GRE Post

GRE Action Plan

Posted by Brian R. McElroy at 2017-04-11 10:07:05

1) Go to the ETS website and download the free PowerPrep software.  This software contains the only two real CATs (computer adaptive tests) that are made available to the public.  After familiarizing yourself with the software using the Test Preview tool, take the first of the two practice tests (make sure to select the timed option--the untimed test will not give you a score and is exactly the same as Timed Practice Test #1, with easy second sections).

If the PowerPrep software instructs you to install Java, then go to this page.  If PowerPrep instructs you to install a "JDK," then go to this page and search for the link that corresponds to your computer's operating system.  

UPDATE 6/21/16:  Check out my detailed guide to navigating the GRE Powerprep II Software.

UPDATE 7/28/16:  Check out these free explanations to the first 40 multiple-choice questions of the PowerPrep software

Your score on Timed Practice Test #1 is your baseline score.  If your initial score is low, don’t worry—you haven’t started preparing yet.  If for some reason you’re not yet comfortable taking the first practice test, then switch steps #2 and #1.  Save the other PowerPrep test and take it as your final practice test shortly before your test date.

Quick tip:  If you choose to write the essay, then please be warned that the GRE Prep software has a bad reputation for swallowing up test-takers' essays--the software is a bit clunky, and for some reason, after you write them they have a tendency to disappear.  So I strongly recommend that you write your essays on an outside word processor where your work can be saved as a backup, or at least make sure to cut-and-paste the text of your essay into a text document when you are done.

If you are considering taking the paper-based test, then you don't need to worry about the PowerPrep software.  Instead, you should download and print the current paper-based GRE as well as the old one.  (These questions overlap with the PowerPrep II questions.)

Yes, you can still feel free to print out and use these PDFs, even if you are planning to take the computer test, like 98% of GRE test-takers.  However, I recommend that you don't try any of the questions from the PDFs before taking the PowerPrep CATs, or else some of the PowerPrep questions will be familiar, thus making the test's score prediction unreliable.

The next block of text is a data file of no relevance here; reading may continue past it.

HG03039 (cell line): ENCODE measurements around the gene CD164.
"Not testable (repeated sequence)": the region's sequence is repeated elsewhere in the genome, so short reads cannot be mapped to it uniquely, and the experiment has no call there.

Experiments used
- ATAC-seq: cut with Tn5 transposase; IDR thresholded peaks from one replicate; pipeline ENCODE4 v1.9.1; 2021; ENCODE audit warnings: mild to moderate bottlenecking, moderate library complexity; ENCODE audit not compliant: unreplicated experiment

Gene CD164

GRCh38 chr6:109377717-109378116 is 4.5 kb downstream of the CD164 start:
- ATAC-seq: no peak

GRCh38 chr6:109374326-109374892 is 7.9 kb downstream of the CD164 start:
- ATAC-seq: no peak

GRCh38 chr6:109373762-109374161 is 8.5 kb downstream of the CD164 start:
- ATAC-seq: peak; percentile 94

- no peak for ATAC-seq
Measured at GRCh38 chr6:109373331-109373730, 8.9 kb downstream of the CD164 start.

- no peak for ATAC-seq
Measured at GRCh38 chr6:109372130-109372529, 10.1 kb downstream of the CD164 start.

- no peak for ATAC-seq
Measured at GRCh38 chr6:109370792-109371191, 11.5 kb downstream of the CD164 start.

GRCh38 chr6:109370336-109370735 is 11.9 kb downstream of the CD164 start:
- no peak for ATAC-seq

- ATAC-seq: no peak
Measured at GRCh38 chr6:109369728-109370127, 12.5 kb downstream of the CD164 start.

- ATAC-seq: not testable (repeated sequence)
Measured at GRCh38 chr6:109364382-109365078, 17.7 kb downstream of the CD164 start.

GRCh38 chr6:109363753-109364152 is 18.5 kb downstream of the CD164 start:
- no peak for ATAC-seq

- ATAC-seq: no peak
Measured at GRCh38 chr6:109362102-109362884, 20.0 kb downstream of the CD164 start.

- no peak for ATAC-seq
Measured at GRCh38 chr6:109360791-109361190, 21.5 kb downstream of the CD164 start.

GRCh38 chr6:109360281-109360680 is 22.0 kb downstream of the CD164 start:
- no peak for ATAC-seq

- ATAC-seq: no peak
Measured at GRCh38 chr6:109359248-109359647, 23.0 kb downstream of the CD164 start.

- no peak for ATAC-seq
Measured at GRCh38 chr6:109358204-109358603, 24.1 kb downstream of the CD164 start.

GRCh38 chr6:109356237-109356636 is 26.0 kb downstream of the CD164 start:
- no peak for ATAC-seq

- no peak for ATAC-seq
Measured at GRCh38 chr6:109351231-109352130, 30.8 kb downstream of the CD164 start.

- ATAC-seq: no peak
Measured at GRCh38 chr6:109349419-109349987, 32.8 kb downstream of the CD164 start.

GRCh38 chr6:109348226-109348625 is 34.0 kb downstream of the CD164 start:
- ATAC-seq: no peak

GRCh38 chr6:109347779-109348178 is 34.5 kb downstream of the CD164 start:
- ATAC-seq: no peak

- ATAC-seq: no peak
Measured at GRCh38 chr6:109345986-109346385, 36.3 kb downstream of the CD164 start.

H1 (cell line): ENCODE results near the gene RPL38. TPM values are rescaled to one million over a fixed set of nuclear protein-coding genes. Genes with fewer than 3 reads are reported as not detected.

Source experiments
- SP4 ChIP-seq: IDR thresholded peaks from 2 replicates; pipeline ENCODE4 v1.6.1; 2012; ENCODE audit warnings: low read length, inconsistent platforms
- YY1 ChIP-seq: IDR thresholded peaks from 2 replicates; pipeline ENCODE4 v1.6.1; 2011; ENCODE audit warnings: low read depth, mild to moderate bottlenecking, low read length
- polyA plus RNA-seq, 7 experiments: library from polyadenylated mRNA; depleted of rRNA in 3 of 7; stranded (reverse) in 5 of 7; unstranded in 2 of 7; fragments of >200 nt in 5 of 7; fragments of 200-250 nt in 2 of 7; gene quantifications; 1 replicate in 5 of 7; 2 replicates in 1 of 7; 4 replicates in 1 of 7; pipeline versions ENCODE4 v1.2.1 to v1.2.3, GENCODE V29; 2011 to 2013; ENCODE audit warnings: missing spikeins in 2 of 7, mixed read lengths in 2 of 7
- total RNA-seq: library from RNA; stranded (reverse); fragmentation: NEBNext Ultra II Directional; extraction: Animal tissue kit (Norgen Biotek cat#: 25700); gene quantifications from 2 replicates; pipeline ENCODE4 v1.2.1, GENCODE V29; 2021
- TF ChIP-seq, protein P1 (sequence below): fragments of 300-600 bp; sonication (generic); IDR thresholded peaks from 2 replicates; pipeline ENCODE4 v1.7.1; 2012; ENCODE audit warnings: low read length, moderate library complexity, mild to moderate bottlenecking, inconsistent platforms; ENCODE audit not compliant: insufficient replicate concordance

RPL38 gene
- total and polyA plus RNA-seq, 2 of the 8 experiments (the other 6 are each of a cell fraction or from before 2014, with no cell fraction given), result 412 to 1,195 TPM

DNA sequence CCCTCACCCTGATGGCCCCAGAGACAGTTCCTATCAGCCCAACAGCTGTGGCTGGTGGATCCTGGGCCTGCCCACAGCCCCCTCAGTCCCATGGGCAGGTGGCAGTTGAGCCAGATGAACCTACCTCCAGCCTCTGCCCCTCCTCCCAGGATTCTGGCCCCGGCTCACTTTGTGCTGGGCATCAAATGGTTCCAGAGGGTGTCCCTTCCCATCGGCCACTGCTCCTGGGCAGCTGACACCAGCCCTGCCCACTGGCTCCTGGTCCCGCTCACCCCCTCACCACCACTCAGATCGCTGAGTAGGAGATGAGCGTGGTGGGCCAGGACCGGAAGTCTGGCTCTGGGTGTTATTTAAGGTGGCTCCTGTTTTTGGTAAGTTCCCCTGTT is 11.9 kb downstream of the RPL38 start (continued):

Curious to find out how you can get the most out of your 2 free GRE PowerPrep Tests by re-taking them in order to access the "hidden sections"?  Did you know, for example, that there are twice as many questions on the PowerPrep software as there are on any given test?  For more information, check out this blog by me: Brian's GRE Powerprep Score Simulations and Analyses

2) Purchase one, preferably two (the second copy should be left blank) of the Official Guide to the GRE, or (even better!) the Official GRE Super Power Pack.   These books contain invaluable practice problems, information, and two additional paper tests (in addition to a CD-ROM containing the exact same PowerPrep software mentioned in step 1.  Start working through these books from front to back.  If you get stuck on something, just mark the page and move on.  The idea is to get yourself familiarized with the test as much as you can before you start taking a class or working with a tutor.  I would also strongly recommend the Manhattan Prep 5-lb book of GRE Practice Questions, which does not include real GRE questions but is an excellent resource for practicing specific types of GRE skills, and GRE Prep by Magoosh as an all-in-one strategy guide for the GRE.

3) Set a score goal.  GRE student improvements are usually around 10 points per section (20 points total), given time for sufficient preparation.

4) Take advantage of free and/or paid online GRE resources from companies such as Magoosh and GRE Quantum - Free Math Explanation Videos.  Of course, as when doing any research online, always consider the source.  If you’re serious about getting the highest score possible, then you should consider purchasing the following additional books (and buying 2 copies of each, one to mark up and one to keep blank):

GRE Vocab Capacity (full disclosure: I am one of the book’s co-authors):  An extensive vocabulary is a must for the GRE Verbal Section. 

Official GRE Quantitative Reasoning Practice Questions - Additional Math Practice

Official GRE Verbal Reasoning Practice Questions - Additional Verbal Practice

Cliff's Notes Math Review for Standardized Tests - Excellent Math Review, especially for those who haven't taken a math class in a while.